Additionally, I think Fore Sam is, just like that Kennedy guy, making stuff up about those documents. Show us those documents, Fore Sam, or [Stooping_to_his_level] do you have something to hide? [/Stooping]

03 February, 2006 18:05  
Anonymous Fore Sam said...

BD;
Pharma isn't silencing everybody. They aren't silencing me. They didn't silence Kirby. Their control of the media is certainly helping though.
As for your other questions BD, you'll just have to wait until you decide to answer my question.

03 February, 2006 18:44  
Blogger Bronze Dog said...

I did. I'm answering again: I'm not a doctor. I don't own any stock in pharma. How many times do I have to tell you that?! You can't stop people from reading the three times I've now answered your question. No amount of denial is going to cover up the truth that is plainly visible here and on Respectful Insolence. So STOP RUNNING AWAY FROM YOUR COMMITMENTS! Stop putting up this childish stonewall of "No you didn't!"

Besides, why silence yourself? Here, you have the opportunity to prove me wrong by answering a very, very simple question. Why won't you take it? Why are you so opposed to answering such a simple question about the core of your beliefs?

03 February, 2006 18:52  
Blogger Bronze Dog said...

Oh, and what control of the media? The media mindless latches onto your non-truth everytime because outrage generates ratings. Especially false outrage, since it can last forever.

03 February, 2006 18:55  
Blogger Bronze Dog said...

Oh, and it seems I was right: The Simpsonwood document says nothing that you say it does.

Original text here.

03 February, 2006 19:09  
Anonymous Fore Sam said...

Prometheus;
I apologize for all the posts back and forth with Bronze Dog. This all started on Orac's blog which I have just been thrown off, I presume for my sarcastic remark to BD and a thousand posts on the same subject. His incessant baiting makes it imperative to me to determine his motivation before I can answer any more of his questions to which he won't give an honest answer. I won't bother with him again or tie up your blog with this nonsense as you seem a decent human being and have allowed me to disagree with your position with no apparent ill-will. Thank you.

03 February, 2006 20:39  
Blogger Bronze Dog said...

I've answered your question over on Respectful Insolence more specifically, now that you've finally hinted that you wanted more specifivity, instead of just mindlessly saying "No you didn't!"

Asking questions about the topic of discussion is baiting? And asking about completely irrelevant things like my job and motivations isn't? I've already told you my motivation: Helping children. Why didn't you accept that answer when you first asked it? Unlike you, my actions are completely consistent with that motivation.

03 February, 2006 22:24  
Blogger Kev said...

I'm pleased to see that even with minimal goading, as ever, you can't conceal your true nature John.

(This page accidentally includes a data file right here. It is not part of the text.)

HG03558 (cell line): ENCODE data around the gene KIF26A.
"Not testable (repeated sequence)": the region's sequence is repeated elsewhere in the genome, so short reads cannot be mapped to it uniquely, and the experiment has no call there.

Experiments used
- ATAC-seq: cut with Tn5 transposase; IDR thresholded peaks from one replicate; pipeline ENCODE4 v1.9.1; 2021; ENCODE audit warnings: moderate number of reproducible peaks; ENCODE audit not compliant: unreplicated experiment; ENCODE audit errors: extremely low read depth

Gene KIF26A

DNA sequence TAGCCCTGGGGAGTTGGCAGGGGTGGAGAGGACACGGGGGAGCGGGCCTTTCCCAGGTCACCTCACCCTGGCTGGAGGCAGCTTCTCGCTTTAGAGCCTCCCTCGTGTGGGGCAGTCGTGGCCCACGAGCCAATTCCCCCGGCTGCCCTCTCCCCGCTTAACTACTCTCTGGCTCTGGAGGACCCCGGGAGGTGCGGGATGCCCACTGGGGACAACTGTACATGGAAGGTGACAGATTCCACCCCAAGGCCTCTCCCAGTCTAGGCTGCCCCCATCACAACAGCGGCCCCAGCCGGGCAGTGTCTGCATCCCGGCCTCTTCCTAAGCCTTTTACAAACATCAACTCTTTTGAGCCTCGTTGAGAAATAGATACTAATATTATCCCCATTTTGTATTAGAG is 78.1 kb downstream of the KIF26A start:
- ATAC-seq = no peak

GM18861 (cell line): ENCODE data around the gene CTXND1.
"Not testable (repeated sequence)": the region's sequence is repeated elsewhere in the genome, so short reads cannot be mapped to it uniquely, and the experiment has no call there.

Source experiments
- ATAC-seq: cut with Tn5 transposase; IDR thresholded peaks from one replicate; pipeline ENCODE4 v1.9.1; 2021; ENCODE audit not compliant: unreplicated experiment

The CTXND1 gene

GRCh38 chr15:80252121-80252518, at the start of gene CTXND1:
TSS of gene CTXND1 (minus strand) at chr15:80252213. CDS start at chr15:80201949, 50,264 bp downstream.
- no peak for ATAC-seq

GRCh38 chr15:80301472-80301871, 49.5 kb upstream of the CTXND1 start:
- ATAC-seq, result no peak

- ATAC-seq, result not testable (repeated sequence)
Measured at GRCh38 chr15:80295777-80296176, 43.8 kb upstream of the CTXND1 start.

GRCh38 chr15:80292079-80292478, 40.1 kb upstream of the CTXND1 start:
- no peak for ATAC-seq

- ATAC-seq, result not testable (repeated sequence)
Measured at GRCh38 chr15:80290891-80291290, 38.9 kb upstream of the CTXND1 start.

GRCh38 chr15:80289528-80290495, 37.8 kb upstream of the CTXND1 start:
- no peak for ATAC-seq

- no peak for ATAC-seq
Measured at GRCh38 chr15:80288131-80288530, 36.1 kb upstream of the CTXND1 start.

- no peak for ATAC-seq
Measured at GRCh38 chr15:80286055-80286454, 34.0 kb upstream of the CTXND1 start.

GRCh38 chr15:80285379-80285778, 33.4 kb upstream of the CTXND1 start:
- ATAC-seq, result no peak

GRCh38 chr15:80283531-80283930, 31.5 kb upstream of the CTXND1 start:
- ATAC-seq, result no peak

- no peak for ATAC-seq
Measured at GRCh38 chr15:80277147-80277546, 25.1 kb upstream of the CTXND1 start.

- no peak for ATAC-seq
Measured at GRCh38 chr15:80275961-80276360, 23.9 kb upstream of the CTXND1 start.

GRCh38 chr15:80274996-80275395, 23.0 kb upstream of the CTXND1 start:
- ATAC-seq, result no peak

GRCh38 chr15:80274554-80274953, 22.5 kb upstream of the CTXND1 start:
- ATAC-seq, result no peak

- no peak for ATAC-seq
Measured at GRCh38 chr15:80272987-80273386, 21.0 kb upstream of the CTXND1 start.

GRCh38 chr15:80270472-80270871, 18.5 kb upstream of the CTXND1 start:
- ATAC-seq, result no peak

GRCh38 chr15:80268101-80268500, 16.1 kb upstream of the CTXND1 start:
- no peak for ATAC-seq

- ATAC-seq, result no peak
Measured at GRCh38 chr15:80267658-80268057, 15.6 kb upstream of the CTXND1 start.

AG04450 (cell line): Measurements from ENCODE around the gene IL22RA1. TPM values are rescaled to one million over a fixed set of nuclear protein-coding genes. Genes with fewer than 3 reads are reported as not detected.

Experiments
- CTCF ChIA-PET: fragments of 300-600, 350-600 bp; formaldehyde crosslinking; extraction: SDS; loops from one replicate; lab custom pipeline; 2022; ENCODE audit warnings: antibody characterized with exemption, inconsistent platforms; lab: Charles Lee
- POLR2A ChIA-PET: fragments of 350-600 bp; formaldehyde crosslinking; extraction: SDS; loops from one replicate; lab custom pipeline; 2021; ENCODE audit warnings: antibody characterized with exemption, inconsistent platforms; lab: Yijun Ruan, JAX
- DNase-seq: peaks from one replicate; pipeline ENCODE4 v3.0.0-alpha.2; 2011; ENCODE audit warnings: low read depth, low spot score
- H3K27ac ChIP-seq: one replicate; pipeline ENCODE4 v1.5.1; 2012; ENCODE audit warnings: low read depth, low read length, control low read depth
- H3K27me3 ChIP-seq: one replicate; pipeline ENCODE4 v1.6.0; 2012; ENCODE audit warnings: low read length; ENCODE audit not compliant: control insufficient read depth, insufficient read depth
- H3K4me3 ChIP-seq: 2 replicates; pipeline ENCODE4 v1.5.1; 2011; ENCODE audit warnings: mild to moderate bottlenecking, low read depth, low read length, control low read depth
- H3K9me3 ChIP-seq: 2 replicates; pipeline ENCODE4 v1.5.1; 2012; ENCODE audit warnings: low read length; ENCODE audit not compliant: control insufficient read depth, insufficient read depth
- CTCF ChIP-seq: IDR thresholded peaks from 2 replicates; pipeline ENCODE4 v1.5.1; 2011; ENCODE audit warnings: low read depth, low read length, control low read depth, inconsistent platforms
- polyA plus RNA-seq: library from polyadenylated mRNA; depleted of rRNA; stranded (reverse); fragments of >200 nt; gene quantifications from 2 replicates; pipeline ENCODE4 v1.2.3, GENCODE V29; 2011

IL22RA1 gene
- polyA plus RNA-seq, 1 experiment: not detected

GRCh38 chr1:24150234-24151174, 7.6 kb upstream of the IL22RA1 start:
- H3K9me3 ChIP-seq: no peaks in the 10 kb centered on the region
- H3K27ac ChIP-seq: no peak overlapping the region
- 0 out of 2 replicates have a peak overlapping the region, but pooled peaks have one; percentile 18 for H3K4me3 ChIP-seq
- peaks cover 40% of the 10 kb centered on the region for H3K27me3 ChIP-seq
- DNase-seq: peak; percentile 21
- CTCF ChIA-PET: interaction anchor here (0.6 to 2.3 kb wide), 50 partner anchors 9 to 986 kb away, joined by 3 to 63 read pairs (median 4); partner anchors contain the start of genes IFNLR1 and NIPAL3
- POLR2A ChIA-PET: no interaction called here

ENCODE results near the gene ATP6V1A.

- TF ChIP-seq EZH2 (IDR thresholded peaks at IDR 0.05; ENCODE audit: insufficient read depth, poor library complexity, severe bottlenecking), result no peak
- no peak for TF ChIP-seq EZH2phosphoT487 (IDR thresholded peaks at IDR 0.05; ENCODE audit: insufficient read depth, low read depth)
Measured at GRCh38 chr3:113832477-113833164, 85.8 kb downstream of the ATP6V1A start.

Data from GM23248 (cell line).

"You talk about being warned from a make believe conference that I'm sure all of your pals from AutAdvo had lots of fun at at my expense."

John has decided that an online conference hosted by AWARES was set up and run by myself - the sole task was to entrap John. Somehow, I apparently managed to get David Kirby and Sallie Bernard, Darold Traffart, Eric Fombonne and many many others involved in this jape.

John, I ask this in all seriousness - are you aware how foolish this kind of rabid ego/paranoia makes you look?

"You claim I was "slapped down" with some comments I made on a list where you must be a spy since I've never seen your comments there."

I claim it because its true. And I posted there fairly frequently at one time. The Yahoo groups have a search facility, check for yourself.

"Good fallacious arguments, Kev."

I used it to demonstrate that you are universally thought of as an irritant.

"That's another ploy by one who can't defend his position of refusing to help his own kid."

You mean 'refuse to chelate my kid, right? Because as you well know, we intervene in various other non-dangerous, valid ways.

"Decent parents look out for their children's interests, Kevin. They don't sit back and take it."

To be thought of as a bad parent by you John, is indicative that I'm definitely doing something right. Thanks.

04 February, 2006 00:56  
Blogger Bronze Dog said...

"Good fallacious arguments, Kev."

In what way are they fallacious? Please tell us what logical fallacies he has performed.

04 February, 2006 05:02  
Anonymous John Best said...

Kevin;
You said above you have "no qualms about taking me on" yet I post one comment on your blog talking about methyl B-12 and you hid behind the delete key again. You showed your true colors again, Kevin. My comment could not have been construed as offensive in any manner but you could not defend your position and took the cowards way out.
Sallie Bernard and David Kirby were not at your sham conference. Frank Klein told me he set the whole thing up, but you knew that,Kevin. So, now you come on here and lie about it. I'm sure you all had a good laugh for yourselves but now, you have publicly shown everyone that you are a liar and a coward.
One who speaks the truth and has the guts to face any sane questioning may well be thought of as an irritant. That's fine. It just shows me I'm doing a good job. Thanks for the cudos. Maybe someday you'll have the guts to defend your position like a man. I noticed several of your associates went to the bother of attacking my position on your blog like adults but you wimped out again by deleting my thoughts because you were unable to pose any rebuttal.

04 February, 2006 05:30  
Blogger Bronze Dog said...

I'm sure you all had a good laugh for yourselves but now, you have publicly shown everyone that you are a liar and a coward.

If it's public, how about showing us a link?

Thanks for the cudos. Maybe someday you'll have the guts to defend your position like a man.

This from someone who won't present his case if I don't play his game.